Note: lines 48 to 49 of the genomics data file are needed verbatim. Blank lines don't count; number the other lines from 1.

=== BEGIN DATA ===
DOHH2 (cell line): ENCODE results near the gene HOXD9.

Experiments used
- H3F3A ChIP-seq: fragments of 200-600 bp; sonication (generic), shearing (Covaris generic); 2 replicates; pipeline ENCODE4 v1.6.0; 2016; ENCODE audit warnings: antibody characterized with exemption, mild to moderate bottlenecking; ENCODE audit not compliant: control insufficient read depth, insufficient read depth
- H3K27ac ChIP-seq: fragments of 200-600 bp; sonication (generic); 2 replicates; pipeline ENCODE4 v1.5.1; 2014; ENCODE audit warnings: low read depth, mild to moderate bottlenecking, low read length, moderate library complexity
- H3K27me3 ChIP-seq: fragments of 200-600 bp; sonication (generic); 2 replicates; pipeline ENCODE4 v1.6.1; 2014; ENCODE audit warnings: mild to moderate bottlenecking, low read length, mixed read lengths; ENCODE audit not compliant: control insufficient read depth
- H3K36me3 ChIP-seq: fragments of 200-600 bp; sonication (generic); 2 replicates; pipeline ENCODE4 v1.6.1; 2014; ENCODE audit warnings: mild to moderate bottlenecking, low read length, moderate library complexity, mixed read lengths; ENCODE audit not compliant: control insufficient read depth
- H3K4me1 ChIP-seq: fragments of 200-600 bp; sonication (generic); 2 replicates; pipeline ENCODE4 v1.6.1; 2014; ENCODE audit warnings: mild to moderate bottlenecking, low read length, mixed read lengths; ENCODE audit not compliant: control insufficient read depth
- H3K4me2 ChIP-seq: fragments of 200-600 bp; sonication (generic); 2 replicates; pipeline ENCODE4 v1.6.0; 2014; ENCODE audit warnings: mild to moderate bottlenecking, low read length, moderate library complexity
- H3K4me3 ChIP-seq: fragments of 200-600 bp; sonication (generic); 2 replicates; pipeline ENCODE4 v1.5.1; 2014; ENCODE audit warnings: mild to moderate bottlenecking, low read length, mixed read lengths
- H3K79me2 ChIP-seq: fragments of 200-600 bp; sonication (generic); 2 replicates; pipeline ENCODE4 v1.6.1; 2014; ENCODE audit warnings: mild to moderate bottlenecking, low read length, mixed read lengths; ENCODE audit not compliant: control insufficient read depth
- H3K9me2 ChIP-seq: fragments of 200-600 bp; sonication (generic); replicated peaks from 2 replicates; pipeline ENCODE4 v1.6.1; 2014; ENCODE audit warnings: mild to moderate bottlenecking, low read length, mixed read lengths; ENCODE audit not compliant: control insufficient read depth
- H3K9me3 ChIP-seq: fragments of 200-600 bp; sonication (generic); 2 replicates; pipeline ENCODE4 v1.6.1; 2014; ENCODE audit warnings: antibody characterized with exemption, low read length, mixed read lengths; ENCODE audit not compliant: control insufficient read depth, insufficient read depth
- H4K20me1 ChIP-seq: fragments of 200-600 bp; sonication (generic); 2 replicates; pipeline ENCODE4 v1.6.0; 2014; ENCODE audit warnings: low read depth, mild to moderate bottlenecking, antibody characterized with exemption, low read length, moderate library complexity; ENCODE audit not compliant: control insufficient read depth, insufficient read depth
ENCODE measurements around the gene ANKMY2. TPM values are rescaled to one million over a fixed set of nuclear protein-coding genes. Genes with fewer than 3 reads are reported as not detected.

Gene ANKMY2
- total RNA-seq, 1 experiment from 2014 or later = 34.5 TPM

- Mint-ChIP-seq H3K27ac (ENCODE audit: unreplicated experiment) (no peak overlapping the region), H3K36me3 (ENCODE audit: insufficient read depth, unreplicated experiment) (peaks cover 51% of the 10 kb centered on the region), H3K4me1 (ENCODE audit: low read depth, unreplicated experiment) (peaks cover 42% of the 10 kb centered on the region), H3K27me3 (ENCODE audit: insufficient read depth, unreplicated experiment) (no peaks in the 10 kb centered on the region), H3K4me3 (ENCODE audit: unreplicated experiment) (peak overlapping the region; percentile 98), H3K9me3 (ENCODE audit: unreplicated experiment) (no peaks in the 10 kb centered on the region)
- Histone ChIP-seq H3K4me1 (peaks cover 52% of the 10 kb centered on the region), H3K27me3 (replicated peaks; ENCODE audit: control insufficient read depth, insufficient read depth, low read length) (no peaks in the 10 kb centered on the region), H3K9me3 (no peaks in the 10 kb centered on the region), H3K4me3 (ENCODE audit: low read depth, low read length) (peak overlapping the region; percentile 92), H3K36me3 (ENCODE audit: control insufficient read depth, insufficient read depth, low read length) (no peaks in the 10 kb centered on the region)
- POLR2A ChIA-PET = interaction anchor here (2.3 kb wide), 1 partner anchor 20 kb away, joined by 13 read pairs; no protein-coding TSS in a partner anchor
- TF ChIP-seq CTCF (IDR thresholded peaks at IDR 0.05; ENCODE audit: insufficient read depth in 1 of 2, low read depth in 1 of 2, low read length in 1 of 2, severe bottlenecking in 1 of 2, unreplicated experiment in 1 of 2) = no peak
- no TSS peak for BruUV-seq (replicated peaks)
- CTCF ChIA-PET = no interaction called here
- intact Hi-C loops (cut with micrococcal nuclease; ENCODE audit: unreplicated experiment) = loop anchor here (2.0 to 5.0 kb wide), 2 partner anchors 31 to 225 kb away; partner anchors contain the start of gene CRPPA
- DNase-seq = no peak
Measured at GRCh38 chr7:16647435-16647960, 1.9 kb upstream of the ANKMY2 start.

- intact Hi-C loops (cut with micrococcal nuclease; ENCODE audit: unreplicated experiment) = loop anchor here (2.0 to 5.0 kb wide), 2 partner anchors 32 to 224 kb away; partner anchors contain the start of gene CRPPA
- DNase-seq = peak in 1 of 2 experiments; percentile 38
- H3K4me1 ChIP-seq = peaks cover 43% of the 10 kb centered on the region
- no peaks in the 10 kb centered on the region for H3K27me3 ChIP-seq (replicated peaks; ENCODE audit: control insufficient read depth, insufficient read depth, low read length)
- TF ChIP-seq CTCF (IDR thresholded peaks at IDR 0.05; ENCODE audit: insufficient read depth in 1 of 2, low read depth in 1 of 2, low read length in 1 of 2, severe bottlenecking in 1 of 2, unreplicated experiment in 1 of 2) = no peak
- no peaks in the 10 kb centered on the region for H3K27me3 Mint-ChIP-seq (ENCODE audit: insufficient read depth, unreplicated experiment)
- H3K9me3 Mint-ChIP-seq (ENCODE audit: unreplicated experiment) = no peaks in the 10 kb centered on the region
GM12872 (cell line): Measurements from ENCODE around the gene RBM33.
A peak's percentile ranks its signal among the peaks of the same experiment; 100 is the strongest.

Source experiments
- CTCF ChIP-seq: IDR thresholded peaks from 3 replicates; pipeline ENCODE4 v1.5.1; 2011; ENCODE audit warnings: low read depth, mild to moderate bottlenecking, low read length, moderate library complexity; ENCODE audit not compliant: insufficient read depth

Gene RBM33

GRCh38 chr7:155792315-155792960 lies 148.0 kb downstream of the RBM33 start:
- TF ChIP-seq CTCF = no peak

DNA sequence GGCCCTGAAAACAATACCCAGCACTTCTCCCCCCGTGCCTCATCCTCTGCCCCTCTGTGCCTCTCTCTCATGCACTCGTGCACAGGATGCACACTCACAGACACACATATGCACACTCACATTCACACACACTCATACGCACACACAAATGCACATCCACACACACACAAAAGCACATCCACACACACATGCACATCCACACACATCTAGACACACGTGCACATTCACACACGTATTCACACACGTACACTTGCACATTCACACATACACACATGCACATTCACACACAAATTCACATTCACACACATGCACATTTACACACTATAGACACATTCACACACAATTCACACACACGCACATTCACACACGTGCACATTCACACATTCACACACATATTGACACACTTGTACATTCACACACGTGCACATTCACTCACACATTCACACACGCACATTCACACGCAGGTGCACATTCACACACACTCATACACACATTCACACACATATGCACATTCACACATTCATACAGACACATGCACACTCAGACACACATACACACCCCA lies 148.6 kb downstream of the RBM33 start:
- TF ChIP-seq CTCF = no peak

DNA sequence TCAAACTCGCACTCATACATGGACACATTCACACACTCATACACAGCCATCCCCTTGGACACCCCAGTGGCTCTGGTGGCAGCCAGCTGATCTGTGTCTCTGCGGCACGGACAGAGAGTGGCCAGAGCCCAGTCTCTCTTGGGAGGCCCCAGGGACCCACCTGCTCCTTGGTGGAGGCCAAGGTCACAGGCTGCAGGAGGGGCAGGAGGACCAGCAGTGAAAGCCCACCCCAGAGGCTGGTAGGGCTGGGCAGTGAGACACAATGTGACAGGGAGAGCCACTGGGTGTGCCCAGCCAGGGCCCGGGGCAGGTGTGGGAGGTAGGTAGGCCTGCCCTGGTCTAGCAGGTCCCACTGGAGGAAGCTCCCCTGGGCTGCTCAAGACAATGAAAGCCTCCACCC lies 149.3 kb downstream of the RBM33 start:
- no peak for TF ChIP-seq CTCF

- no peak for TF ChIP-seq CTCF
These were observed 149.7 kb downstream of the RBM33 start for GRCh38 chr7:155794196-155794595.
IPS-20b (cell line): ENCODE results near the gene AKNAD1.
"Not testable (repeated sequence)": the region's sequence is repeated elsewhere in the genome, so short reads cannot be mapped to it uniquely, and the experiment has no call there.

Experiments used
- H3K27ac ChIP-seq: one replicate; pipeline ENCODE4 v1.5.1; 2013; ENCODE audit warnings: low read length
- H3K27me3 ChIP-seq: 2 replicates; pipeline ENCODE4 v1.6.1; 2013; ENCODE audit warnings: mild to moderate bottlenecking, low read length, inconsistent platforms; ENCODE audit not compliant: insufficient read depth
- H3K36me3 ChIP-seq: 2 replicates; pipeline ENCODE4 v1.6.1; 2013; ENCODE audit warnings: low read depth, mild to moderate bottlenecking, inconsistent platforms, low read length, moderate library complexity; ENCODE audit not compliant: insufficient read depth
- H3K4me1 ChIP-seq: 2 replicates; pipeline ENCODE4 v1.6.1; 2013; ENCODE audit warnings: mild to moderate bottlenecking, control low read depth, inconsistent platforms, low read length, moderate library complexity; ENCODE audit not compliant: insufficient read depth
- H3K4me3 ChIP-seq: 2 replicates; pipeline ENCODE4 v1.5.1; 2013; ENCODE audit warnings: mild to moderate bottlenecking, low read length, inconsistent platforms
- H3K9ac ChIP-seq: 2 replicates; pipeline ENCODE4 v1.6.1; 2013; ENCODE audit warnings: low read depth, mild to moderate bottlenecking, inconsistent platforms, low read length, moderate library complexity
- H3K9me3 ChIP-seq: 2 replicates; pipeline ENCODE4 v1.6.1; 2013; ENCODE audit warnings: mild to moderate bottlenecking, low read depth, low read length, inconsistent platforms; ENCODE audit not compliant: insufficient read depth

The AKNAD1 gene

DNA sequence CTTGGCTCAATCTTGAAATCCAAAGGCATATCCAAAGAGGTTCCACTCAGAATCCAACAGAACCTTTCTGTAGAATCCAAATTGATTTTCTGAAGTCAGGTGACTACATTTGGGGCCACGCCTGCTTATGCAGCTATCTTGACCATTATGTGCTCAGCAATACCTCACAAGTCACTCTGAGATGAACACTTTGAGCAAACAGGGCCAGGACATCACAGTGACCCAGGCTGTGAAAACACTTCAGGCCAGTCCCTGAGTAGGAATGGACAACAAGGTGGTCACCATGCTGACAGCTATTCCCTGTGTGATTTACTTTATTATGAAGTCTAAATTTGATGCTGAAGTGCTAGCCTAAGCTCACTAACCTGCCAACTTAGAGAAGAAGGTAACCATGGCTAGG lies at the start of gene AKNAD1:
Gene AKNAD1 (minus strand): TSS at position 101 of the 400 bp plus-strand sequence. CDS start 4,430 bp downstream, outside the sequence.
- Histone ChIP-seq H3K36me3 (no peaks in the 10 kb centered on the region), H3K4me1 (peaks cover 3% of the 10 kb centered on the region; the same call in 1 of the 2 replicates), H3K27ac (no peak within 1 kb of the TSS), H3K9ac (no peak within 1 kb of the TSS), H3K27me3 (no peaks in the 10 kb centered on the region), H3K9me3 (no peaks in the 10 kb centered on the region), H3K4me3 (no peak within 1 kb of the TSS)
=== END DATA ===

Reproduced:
Experiments used
- H3K27ac ChIP-seq: one replicate; pipeline ENCODE4 v1.5.1; 2013; ENCODE audit warnings: low read length